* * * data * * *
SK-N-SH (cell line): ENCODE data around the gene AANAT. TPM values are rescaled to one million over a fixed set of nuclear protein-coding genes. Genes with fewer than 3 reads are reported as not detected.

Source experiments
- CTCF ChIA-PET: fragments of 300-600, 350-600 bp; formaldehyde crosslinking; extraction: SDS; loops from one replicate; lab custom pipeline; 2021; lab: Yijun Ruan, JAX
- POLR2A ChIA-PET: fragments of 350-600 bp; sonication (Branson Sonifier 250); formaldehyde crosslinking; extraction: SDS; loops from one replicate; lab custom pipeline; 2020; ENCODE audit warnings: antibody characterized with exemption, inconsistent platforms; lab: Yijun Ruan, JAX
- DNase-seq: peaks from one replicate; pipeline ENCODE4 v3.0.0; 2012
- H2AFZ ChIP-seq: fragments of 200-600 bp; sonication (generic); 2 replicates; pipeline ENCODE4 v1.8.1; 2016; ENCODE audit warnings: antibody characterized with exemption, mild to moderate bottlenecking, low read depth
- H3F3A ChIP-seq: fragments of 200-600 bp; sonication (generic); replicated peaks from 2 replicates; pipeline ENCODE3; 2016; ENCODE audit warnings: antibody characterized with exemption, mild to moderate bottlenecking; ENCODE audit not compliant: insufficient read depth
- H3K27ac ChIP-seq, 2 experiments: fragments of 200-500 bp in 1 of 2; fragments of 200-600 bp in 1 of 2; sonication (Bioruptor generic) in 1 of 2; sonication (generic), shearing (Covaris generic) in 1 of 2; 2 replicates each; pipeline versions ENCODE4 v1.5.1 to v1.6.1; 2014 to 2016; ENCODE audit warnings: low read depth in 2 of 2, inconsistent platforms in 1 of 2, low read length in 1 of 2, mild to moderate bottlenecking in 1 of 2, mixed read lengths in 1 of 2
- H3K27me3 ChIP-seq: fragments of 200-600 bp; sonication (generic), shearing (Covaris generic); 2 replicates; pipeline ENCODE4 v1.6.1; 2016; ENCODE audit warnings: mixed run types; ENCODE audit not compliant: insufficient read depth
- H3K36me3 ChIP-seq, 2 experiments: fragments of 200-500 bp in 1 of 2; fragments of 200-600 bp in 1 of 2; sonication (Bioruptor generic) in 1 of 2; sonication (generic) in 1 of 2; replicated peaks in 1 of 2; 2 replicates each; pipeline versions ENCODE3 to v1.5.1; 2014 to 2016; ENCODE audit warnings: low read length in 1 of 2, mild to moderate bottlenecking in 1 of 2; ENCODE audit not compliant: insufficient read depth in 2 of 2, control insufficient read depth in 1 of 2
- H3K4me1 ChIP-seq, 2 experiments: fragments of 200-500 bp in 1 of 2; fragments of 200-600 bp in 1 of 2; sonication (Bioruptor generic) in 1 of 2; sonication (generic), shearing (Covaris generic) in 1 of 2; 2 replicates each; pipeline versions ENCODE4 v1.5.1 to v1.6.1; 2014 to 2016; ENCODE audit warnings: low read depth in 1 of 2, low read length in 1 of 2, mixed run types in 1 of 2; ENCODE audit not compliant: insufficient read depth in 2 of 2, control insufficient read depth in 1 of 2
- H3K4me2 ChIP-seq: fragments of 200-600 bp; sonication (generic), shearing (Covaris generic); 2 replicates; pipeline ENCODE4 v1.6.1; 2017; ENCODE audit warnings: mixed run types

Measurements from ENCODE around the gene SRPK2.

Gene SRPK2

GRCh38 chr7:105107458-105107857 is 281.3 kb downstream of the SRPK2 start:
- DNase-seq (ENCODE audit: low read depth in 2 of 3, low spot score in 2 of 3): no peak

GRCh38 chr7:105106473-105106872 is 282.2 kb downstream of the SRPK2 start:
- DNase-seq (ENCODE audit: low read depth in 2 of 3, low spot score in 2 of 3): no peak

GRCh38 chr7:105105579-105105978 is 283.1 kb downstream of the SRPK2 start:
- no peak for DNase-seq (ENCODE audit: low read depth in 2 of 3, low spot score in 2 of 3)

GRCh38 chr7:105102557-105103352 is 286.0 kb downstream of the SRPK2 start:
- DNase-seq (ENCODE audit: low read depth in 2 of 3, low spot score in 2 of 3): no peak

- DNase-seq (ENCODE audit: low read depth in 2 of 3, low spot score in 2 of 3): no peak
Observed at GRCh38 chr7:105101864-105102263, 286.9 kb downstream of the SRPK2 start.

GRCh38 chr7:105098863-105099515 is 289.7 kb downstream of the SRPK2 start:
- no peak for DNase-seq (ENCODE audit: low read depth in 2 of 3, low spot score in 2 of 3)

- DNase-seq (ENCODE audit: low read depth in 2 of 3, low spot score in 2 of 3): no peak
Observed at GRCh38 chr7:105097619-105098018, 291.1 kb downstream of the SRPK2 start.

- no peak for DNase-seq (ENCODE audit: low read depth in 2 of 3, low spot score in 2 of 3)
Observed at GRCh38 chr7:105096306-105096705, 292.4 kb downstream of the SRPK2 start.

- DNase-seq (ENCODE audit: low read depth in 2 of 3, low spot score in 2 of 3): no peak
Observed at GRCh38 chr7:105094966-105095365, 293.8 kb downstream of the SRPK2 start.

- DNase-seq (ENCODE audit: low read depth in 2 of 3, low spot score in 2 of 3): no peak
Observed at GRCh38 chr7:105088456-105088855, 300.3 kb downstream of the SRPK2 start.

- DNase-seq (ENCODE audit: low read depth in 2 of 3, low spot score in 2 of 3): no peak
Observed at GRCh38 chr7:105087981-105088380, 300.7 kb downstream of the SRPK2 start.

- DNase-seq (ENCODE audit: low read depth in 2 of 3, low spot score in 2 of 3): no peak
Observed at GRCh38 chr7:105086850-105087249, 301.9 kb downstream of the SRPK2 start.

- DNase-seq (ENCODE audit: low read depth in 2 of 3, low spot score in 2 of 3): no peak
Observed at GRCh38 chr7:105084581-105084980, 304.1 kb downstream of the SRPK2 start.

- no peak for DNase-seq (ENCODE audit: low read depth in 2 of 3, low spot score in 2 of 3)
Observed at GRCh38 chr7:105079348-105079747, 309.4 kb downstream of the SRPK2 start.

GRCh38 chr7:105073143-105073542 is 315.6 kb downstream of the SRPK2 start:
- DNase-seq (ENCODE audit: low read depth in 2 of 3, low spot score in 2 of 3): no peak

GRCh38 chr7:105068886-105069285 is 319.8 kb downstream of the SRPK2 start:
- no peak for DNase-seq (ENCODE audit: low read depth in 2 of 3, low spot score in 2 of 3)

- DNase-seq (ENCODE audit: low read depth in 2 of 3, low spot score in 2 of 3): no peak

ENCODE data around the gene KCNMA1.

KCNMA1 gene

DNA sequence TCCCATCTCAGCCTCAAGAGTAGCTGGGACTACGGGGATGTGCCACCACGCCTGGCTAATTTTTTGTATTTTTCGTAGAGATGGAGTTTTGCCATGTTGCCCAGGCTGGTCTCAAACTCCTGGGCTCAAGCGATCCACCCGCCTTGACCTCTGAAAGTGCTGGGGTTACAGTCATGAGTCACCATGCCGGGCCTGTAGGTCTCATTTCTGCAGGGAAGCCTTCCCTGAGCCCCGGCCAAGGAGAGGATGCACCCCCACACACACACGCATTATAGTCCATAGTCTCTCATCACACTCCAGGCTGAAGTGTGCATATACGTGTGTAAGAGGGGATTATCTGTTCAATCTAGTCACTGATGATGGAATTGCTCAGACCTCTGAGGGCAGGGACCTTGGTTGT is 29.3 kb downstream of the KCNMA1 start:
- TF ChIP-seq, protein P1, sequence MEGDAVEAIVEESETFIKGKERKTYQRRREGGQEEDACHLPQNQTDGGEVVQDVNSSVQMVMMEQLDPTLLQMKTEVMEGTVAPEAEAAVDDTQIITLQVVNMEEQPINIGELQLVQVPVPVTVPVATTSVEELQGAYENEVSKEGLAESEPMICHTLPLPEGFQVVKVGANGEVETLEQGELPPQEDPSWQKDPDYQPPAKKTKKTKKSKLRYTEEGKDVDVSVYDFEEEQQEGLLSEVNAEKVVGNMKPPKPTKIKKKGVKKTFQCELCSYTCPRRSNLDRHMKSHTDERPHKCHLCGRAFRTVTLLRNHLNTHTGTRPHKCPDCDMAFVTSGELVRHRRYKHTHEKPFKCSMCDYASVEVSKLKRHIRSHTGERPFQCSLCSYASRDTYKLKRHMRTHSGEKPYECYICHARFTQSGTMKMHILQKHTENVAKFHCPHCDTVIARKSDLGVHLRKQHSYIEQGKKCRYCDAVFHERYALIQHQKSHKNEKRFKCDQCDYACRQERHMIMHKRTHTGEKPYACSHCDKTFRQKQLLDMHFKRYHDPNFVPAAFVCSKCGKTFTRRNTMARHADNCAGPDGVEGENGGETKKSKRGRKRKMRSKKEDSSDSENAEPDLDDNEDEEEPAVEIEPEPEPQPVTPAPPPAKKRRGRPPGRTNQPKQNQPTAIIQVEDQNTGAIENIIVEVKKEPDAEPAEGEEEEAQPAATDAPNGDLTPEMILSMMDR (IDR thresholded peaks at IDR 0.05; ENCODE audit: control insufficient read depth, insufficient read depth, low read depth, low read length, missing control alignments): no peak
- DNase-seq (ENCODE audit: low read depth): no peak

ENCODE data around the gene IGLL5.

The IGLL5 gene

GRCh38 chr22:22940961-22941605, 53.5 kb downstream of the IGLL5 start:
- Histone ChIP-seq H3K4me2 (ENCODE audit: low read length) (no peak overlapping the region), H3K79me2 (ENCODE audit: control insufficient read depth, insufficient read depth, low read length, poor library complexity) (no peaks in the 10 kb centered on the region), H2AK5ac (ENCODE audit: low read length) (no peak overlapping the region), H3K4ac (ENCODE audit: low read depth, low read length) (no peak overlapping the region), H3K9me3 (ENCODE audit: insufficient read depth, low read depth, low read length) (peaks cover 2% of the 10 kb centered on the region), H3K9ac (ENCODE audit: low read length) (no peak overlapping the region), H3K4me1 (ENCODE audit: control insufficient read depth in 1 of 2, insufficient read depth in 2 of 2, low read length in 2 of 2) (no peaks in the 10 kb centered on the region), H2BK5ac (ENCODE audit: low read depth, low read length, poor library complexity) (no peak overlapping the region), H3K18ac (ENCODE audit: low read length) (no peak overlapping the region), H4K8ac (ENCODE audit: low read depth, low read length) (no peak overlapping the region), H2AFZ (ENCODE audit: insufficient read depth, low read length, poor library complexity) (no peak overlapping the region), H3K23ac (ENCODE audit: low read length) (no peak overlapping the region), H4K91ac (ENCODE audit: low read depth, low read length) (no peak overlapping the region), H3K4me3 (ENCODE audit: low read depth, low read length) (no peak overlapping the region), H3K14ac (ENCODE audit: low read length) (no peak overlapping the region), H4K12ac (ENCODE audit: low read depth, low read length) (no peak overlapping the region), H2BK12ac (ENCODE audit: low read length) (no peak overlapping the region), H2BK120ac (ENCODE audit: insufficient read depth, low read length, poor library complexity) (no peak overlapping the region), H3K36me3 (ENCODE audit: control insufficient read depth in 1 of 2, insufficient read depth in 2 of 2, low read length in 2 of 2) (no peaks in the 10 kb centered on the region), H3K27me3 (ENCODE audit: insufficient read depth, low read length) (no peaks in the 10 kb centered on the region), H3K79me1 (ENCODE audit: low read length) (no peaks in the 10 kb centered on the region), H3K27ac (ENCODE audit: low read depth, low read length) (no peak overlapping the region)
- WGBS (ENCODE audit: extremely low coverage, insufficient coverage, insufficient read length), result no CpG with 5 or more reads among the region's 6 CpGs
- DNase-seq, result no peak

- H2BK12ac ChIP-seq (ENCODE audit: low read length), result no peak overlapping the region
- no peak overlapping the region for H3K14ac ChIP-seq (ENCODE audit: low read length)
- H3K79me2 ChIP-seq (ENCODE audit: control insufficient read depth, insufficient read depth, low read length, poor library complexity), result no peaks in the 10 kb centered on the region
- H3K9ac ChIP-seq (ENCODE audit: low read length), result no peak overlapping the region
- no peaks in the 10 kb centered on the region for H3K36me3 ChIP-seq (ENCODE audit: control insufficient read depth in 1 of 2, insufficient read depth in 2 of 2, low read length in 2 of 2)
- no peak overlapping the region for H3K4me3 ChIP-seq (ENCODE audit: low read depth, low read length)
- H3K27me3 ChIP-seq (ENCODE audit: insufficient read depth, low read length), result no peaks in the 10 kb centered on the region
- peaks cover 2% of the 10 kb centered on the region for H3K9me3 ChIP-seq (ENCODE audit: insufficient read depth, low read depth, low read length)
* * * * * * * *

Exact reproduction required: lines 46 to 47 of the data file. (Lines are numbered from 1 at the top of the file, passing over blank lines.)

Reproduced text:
- no peak for DNase-seq (ENCODE audit: low read depth in 2 of 3, low spot score in 2 of 3)

- DNase-seq (ENCODE audit: low read depth in 2 of 3, low spot score in 2 of 3): no peak